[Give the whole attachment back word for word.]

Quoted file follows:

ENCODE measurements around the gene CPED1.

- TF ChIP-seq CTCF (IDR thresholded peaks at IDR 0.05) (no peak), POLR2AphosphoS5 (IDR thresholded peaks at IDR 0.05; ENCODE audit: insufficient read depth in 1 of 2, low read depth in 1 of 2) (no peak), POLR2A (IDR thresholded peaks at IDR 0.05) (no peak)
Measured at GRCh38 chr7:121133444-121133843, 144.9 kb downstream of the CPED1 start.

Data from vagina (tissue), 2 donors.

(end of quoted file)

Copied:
ENCODE measurements around the gene CPED1.

- TF ChIP-seq CTCF (IDR thresholded peaks at IDR 0.05) (no peak), POLR2AphosphoS5 (IDR thresholded peaks at IDR 0.05; ENCODE audit: insufficient read depth in 1 of 2, low read depth in 1 of 2) (no peak), POLR2A (IDR thresholded peaks at IDR 0.05) (no peak)
Measured at GRCh38 chr7:121133444-121133843, 144.9 kb downstream of the CPED1 start.

Data from vagina (tissue), 2 donors.